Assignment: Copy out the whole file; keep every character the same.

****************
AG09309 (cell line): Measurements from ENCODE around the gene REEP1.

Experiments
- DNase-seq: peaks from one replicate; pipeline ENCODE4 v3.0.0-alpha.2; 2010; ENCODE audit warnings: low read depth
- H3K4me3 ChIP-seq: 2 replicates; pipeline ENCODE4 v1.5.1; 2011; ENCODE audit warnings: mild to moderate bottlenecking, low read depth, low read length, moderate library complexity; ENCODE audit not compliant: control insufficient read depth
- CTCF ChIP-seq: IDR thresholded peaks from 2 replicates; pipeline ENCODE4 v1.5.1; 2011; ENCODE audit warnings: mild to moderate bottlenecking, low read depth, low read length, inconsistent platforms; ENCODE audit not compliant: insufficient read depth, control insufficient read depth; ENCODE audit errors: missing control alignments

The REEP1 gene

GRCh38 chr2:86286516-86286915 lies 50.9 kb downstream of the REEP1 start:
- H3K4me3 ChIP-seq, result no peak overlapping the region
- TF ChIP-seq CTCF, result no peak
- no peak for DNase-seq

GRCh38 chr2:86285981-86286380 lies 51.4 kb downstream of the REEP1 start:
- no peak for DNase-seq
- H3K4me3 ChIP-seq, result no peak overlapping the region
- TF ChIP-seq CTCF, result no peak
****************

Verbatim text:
AG09309 (cell line): Measurements from ENCODE around the gene REEP1.

Experiments
- DNase-seq: peaks from one replicate; pipeline ENCODE4 v3.0.0-alpha.2; 2010; ENCODE audit warnings: low read depth
- H3K4me3 ChIP-seq: 2 replicates; pipeline ENCODE4 v1.5.1; 2011; ENCODE audit warnings: mild to moderate bottlenecking, low read depth, low read length, moderate library complexity; ENCODE audit not compliant: control insufficient read depth
- CTCF ChIP-seq: IDR thresholded peaks from 2 replicates; pipeline ENCODE4 v1.5.1; 2011; ENCODE audit warnings: mild to moderate bottlenecking, low read depth, low read length, inconsistent platforms; ENCODE audit not compliant: insufficient read depth, control insufficient read depth; ENCODE audit errors: missing control alignments

The REEP1 gene

GRCh38 chr2:86286516-86286915 lies 50.9 kb downstream of the REEP1 start:
- H3K4me3 ChIP-seq, result no peak overlapping the region
- TF ChIP-seq CTCF, result no peak
- no peak for DNase-seq

GRCh38 chr2:86285981-86286380 lies 51.4 kb downstream of the REEP1 start:
- no peak for DNase-seq
- H3K4me3 ChIP-seq, result no peak overlapping the region
- TF ChIP-seq CTCF, result no peak